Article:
Hard hyphen: A non breaking hyphen, used when the two parts of the hyphenated word should not be separated. As opposed to a soft (or normal) hyphen, on which the word-wrapping function of a program will break a line.

Hard return: A return created by the Return or Enter key, as opposed to a word-wrap, or soft return, which will adjust according to the character count and column width.

Hardback: a case bound book with a separate stiff board cover.

Head margin: The white space above the first line on a page.

Head: A line or lines of copy set in a larger face than the body copy.

Heat-set drying: Drying a web or sheet of paper or board by passing it through a drying unit that forms part of the machine. Special heat-setting inks have to be used.

Hickies: a dust particle sticking to the printing plate or blanket which appears on the printed sheet as a dark spot surrounded by a halo.

Hot-foil: a printing technique using very thin aluminium foil in a variety of metallic colours, such as gold, silver, red and blue. The metallic foil is released from carrier base onto a substrate by the application of heat and pressure from a metal printing plate that bears the image to be hot-foiled.

House style: (typesetting) the style of preferred spelling, punctuation, hyphenation and indentation used in a publishing house or by a particular publication to ensure consistent typesetting.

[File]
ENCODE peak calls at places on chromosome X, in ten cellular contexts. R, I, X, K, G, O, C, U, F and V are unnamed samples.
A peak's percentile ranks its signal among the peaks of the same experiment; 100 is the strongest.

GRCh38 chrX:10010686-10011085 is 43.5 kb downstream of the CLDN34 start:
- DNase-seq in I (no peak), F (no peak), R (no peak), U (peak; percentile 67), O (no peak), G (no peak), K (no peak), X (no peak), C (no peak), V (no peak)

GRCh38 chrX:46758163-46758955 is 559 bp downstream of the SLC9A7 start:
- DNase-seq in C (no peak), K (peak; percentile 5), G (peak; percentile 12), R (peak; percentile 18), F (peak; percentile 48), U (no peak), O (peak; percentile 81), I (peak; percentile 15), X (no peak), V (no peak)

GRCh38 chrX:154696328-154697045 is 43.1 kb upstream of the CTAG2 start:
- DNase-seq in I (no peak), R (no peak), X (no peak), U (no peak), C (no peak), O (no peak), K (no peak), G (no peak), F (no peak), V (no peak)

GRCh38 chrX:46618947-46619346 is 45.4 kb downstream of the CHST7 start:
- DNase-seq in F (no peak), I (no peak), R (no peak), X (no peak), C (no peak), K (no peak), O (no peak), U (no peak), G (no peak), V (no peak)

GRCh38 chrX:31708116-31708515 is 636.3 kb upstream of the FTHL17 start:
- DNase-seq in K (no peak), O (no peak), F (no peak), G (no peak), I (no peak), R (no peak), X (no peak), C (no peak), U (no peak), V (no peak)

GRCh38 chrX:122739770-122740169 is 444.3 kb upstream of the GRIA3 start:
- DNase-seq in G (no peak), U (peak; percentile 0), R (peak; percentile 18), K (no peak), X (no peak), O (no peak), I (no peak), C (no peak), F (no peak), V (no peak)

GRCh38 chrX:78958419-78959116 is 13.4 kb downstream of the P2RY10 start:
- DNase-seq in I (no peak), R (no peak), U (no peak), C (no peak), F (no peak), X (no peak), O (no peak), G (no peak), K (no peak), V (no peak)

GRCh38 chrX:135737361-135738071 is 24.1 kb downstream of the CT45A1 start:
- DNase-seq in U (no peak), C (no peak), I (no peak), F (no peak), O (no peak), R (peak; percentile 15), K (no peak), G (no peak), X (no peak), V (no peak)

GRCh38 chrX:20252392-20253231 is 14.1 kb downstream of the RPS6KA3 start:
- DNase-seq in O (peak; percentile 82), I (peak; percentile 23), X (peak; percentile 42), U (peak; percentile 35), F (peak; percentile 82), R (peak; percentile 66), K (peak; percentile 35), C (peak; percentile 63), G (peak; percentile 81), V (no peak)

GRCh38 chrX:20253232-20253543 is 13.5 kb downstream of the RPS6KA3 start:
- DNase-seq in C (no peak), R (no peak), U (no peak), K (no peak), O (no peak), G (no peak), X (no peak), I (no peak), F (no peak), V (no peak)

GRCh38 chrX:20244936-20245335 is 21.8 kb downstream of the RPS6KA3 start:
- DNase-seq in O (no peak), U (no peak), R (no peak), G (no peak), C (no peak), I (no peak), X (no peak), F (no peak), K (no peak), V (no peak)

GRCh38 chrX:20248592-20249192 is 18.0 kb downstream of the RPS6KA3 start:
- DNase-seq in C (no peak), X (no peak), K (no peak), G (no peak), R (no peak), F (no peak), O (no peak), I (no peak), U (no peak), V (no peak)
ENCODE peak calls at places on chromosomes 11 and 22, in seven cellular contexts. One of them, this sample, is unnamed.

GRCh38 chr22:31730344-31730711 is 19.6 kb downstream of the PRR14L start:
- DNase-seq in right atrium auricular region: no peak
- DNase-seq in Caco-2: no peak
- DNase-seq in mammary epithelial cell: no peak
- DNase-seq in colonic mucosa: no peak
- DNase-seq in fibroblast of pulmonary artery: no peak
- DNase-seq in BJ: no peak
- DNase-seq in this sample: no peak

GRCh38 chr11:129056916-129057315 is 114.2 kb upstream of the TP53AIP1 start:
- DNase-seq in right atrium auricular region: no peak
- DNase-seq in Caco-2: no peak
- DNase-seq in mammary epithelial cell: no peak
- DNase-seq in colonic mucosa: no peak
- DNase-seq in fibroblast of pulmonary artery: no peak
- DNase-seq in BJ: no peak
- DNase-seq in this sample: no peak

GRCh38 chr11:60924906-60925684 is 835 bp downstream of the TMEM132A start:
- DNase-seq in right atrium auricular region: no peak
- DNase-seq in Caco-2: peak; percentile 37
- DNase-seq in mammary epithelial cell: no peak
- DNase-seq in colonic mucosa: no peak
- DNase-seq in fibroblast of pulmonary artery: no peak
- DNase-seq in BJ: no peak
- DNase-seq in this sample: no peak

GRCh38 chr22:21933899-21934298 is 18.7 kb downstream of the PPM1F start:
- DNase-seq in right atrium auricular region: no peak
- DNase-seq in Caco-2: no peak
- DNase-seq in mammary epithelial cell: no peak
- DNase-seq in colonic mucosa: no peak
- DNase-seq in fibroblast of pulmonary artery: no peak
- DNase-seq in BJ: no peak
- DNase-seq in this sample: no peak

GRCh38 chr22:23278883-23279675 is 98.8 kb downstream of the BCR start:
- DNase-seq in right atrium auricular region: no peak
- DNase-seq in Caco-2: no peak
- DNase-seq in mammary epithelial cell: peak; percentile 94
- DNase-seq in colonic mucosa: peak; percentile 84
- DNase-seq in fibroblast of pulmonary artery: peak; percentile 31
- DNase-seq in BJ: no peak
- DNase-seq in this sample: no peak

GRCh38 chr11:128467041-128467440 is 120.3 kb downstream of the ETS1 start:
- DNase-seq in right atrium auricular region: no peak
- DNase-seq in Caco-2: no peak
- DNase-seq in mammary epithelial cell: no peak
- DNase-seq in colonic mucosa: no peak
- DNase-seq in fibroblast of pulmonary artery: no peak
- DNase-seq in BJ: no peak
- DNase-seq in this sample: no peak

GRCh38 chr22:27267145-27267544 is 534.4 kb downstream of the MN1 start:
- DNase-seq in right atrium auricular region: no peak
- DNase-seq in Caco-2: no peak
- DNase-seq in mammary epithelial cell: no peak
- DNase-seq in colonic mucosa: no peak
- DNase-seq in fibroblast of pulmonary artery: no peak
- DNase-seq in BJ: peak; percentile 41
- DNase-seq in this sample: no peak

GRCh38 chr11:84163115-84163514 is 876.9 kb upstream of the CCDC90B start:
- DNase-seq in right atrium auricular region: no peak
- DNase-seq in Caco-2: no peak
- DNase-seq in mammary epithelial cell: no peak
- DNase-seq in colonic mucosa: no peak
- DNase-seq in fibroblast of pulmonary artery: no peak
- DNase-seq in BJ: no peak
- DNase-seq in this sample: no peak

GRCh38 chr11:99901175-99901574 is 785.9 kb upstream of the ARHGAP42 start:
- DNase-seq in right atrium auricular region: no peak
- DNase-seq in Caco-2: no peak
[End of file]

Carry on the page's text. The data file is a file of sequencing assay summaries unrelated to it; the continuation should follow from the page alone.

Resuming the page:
HSWO: heat set web offset. A rotary printing process using heat to set the in. A cylinder transferring the image from the printing plate to blanket to paper at speeds of 30,000 or more impressions per hour.

Hue: The main attribute of a colour that distinguishes it from other colours.

Hyphenation zone: For ragged-right text, an arbitrary zone about 1/5 to 1/10 of the length of the line; if a long word is not hyphenated and leaves a gap within that zone, discretionary hyphens are used to fill the line.

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Image area: Portion of paper where ink appears.

Imagesetter: Output device used to produce separated films from digital artwork. It can be thought of as a very high-resolution printer. Most systems use the Postscript page description system.